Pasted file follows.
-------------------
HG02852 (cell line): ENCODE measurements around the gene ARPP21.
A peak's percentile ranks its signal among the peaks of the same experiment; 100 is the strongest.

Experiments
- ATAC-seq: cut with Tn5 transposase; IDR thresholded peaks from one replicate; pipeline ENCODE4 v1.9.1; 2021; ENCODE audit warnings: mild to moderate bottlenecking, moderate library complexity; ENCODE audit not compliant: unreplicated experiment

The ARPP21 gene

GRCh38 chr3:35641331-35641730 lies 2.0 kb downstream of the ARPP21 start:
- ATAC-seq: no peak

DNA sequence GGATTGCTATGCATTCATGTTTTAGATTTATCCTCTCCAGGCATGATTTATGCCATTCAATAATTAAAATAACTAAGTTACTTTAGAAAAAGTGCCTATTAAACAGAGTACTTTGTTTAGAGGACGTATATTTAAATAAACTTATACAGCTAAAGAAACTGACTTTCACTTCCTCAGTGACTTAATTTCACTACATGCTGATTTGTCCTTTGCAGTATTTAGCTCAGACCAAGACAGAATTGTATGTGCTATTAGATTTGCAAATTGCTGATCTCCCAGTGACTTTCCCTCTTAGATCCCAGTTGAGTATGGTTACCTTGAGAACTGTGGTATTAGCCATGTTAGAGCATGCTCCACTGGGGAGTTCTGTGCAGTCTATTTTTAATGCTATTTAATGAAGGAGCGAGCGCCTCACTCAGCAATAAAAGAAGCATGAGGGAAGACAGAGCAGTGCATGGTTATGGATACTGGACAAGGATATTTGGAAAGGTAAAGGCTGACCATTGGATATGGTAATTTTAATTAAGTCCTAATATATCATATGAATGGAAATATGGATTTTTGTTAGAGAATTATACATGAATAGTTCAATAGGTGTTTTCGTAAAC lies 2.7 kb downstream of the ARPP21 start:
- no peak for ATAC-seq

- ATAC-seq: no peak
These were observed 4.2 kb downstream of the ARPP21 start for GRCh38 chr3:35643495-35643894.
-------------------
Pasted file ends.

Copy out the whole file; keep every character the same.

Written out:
HG02852 (cell line): ENCODE measurements around the gene ARPP21.
A peak's percentile ranks its signal among the peaks of the same experiment; 100 is the strongest.

Experiments
- ATAC-seq: cut with Tn5 transposase; IDR thresholded peaks from one replicate; pipeline ENCODE4 v1.9.1; 2021; ENCODE audit warnings: mild to moderate bottlenecking, moderate library complexity; ENCODE audit not compliant: unreplicated experiment

The ARPP21 gene

GRCh38 chr3:35641331-35641730 lies 2.0 kb downstream of the ARPP21 start:
- ATAC-seq: no peak

DNA sequence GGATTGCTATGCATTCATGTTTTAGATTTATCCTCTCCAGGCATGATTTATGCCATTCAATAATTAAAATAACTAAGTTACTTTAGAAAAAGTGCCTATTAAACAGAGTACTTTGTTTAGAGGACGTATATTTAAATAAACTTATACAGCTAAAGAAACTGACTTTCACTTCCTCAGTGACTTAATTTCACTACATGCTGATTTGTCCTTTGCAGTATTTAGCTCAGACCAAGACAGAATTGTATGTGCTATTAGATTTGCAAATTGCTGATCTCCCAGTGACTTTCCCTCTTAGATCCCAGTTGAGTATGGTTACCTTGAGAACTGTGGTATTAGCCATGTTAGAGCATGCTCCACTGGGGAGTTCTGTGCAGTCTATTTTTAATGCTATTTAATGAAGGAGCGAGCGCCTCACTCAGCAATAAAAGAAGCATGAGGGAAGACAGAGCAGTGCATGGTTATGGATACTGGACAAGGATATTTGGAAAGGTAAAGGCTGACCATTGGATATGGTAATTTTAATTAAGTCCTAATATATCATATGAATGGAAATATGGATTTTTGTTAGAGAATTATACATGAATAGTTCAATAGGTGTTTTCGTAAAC lies 2.7 kb downstream of the ARPP21 start:
- no peak for ATAC-seq

- ATAC-seq: no peak
These were observed 4.2 kb downstream of the ARPP21 start for GRCh38 chr3:35643495-35643894.